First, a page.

I found Kildare's Pub quite by accident in Newark (that's New-Ark), Delaware during a summer college visit to U-Del. On a somewhat tight schedule, I didn't have time to perambulate around the place or chat at any length with the staff—though I always find time for a brew. And Irish pubs—especially ones that are built in Ireland and shipped here—are designed for lingering. So when my youngest had to interview down at the home of the Blue Hens, I made it a point to stay at Kildare's for a while, to savor the ambience as well as the food and grog.
In keeping with that ambience, I was met at the door by an apparent Irish beauty named Rikki Goren—who turned out to be 100% Russian. But no matter. This very first hourly employee of Kildare's had risen through the ranks to managerial status, even handling such duties as opening up other Kildare spots around the country, and the company has seven of those now. This "colleen" with the stunning smile was also adroit behind the bar, drawing me a pint of Guinness, and drawing a cloverleaf with her tapdraw on top of that signature creamy head. She said that had been the result of hours of intense study at St. James's Gate during her formative pub years.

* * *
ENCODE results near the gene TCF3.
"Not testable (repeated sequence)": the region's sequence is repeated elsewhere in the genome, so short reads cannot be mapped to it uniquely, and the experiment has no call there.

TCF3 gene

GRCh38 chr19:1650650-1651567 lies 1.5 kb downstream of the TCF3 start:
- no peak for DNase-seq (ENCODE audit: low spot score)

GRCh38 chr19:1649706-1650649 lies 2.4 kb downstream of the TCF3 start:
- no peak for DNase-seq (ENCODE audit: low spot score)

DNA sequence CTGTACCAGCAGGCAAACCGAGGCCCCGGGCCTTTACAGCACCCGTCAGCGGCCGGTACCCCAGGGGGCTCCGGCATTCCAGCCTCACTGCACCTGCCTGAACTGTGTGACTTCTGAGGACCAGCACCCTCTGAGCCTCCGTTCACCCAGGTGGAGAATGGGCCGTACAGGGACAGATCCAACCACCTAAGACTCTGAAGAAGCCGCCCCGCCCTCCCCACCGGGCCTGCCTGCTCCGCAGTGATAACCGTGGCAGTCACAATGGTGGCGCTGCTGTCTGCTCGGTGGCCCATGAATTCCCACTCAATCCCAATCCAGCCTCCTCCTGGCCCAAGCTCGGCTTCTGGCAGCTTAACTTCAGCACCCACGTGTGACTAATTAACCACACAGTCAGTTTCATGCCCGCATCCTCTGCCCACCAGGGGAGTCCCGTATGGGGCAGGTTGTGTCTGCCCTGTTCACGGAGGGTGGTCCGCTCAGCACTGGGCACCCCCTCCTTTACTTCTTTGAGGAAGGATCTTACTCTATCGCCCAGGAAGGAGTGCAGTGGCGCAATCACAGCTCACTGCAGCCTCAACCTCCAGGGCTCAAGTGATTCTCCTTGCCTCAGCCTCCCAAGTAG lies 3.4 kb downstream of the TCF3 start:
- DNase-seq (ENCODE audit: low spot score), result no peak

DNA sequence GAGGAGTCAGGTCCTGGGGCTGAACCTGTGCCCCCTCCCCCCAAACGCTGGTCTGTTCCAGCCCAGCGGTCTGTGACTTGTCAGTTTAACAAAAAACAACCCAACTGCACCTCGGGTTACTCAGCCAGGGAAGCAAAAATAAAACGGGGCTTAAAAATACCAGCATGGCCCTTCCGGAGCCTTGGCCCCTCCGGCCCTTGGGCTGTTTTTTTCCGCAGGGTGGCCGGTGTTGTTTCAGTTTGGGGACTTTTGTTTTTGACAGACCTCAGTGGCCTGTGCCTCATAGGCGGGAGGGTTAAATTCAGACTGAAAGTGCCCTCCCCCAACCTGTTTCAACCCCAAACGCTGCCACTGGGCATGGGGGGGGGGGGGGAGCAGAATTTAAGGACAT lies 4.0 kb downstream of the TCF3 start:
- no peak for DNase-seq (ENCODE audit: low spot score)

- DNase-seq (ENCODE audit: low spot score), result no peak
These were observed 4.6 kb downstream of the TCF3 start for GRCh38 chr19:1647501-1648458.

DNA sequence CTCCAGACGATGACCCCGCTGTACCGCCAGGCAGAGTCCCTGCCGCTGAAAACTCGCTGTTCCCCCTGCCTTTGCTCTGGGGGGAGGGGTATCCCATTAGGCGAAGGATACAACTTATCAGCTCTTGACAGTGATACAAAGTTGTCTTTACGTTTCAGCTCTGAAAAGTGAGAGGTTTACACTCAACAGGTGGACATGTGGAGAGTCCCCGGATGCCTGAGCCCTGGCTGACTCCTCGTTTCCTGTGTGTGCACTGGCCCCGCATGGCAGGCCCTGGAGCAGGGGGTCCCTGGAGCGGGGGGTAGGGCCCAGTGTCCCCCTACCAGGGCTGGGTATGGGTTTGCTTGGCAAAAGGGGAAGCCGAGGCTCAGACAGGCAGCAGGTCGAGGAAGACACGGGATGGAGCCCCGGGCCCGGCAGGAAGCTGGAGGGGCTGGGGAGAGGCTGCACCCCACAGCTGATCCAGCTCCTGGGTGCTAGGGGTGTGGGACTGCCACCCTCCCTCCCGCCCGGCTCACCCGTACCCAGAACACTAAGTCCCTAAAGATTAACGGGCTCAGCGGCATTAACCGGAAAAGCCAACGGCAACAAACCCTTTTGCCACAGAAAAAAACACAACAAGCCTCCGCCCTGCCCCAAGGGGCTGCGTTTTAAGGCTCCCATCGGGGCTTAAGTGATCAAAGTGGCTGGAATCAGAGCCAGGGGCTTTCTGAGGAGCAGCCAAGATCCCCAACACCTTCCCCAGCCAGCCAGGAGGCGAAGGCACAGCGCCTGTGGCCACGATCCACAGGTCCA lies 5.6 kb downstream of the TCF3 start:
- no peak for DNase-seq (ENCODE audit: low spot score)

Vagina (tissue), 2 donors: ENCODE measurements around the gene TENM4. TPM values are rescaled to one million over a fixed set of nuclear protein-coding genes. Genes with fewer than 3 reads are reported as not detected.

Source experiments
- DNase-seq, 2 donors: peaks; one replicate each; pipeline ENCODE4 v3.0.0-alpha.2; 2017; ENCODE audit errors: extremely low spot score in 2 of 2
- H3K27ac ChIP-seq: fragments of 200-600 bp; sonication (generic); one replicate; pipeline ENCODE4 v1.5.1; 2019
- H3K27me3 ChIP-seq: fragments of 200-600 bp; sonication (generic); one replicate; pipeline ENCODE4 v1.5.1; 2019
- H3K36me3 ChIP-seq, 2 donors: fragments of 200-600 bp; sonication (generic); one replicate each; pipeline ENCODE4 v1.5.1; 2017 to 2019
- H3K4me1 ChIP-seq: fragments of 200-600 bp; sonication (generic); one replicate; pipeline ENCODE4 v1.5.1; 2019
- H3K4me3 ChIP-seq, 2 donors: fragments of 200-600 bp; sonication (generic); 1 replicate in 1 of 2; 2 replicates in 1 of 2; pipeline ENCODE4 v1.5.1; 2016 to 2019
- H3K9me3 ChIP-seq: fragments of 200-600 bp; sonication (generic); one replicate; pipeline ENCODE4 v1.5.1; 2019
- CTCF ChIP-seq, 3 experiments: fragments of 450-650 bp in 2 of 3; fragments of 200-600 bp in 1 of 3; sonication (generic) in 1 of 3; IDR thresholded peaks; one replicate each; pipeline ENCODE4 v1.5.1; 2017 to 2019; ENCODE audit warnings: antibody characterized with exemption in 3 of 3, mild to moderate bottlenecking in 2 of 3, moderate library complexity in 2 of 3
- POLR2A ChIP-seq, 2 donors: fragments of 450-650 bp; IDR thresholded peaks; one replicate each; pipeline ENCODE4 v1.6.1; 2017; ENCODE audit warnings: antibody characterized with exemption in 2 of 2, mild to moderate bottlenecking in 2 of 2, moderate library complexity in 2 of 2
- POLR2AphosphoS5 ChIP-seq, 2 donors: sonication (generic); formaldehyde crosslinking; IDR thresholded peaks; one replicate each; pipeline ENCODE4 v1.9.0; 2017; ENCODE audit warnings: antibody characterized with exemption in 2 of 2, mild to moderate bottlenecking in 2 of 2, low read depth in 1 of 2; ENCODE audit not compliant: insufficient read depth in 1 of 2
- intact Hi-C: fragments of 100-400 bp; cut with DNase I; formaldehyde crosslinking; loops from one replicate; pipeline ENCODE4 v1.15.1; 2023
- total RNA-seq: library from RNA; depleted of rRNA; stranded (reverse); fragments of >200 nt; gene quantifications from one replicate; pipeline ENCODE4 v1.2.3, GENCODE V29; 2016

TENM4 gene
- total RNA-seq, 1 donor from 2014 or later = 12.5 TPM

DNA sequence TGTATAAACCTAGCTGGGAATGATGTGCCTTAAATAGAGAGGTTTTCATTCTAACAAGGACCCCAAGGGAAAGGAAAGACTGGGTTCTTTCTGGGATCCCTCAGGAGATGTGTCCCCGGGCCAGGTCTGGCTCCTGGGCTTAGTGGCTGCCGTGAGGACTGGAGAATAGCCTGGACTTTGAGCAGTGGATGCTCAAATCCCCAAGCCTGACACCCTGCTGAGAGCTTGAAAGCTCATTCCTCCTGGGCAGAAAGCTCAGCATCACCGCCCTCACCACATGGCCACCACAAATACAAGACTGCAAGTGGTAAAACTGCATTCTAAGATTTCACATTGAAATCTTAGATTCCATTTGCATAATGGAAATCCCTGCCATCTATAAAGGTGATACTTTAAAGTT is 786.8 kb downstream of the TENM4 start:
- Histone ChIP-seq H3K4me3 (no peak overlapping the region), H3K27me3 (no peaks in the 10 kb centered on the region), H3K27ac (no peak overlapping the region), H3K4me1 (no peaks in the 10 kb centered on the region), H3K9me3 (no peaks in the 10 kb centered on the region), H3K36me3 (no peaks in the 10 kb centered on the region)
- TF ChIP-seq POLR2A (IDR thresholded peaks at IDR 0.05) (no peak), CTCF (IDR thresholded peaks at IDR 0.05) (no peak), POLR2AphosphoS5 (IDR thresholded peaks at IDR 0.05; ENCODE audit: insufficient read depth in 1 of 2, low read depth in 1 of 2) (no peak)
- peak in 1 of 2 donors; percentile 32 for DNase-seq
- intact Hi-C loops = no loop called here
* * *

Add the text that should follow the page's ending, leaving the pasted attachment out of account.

One of the wonderful things about taverns, pubs and beer halls is that the experience and atmosphere differs with each one. A cozy snug in an irish pub may offer the same beer that's available at a German Biergarten, but the atmosphere is vastly different, from the actual table at which you sit, to the delivery of the beer to the table.
If college costs keep rising, however, that will be The PubScout squatting outside Kildare's door in a shawl with a cup pleading, "Alms for the poor! Alms for the poor!"
Click on Rikki's picture to the right to view the rest of the photos.